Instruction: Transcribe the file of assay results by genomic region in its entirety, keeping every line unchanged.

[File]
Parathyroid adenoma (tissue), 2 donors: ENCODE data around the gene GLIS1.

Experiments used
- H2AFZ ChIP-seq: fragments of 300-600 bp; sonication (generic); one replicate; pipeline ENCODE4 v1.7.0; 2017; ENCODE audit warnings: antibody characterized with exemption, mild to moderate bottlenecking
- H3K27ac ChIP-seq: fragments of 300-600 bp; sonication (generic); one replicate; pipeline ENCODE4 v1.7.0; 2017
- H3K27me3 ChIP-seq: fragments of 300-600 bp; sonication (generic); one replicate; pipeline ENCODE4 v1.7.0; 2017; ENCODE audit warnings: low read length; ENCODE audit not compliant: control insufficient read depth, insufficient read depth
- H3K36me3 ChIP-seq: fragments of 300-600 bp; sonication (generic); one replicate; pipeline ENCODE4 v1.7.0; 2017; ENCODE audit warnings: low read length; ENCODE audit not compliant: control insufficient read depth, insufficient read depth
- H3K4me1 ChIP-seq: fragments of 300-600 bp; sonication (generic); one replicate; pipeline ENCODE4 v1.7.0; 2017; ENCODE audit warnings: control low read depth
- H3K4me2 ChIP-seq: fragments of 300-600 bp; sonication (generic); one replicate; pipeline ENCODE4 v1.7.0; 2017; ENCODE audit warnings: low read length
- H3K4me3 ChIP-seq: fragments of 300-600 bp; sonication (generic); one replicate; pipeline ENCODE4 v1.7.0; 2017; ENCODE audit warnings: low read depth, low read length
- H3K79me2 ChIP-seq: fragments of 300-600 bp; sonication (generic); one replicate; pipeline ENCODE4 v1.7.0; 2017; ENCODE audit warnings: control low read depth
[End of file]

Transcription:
Parathyroid adenoma (tissue), 2 donors: ENCODE data around the gene GLIS1.

Experiments used
- H2AFZ ChIP-seq: fragments of 300-600 bp; sonication (generic); one replicate; pipeline ENCODE4 v1.7.0; 2017; ENCODE audit warnings: antibody characterized with exemption, mild to moderate bottlenecking
- H3K27ac ChIP-seq: fragments of 300-600 bp; sonication (generic); one replicate; pipeline ENCODE4 v1.7.0; 2017
- H3K27me3 ChIP-seq: fragments of 300-600 bp; sonication (generic); one replicate; pipeline ENCODE4 v1.7.0; 2017; ENCODE audit warnings: low read length; ENCODE audit not compliant: control insufficient read depth, insufficient read depth
- H3K36me3 ChIP-seq: fragments of 300-600 bp; sonication (generic); one replicate; pipeline ENCODE4 v1.7.0; 2017; ENCODE audit warnings: low read length; ENCODE audit not compliant: control insufficient read depth, insufficient read depth
- H3K4me1 ChIP-seq: fragments of 300-600 bp; sonication (generic); one replicate; pipeline ENCODE4 v1.7.0; 2017; ENCODE audit warnings: control low read depth
- H3K4me2 ChIP-seq: fragments of 300-600 bp; sonication (generic); one replicate; pipeline ENCODE4 v1.7.0; 2017; ENCODE audit warnings: low read length
- H3K4me3 ChIP-seq: fragments of 300-600 bp; sonication (generic); one replicate; pipeline ENCODE4 v1.7.0; 2017; ENCODE audit warnings: low read depth, low read length
- H3K79me2 ChIP-seq: fragments of 300-600 bp; sonication (generic); one replicate; pipeline ENCODE4 v1.7.0; 2017; ENCODE audit warnings: control low read depth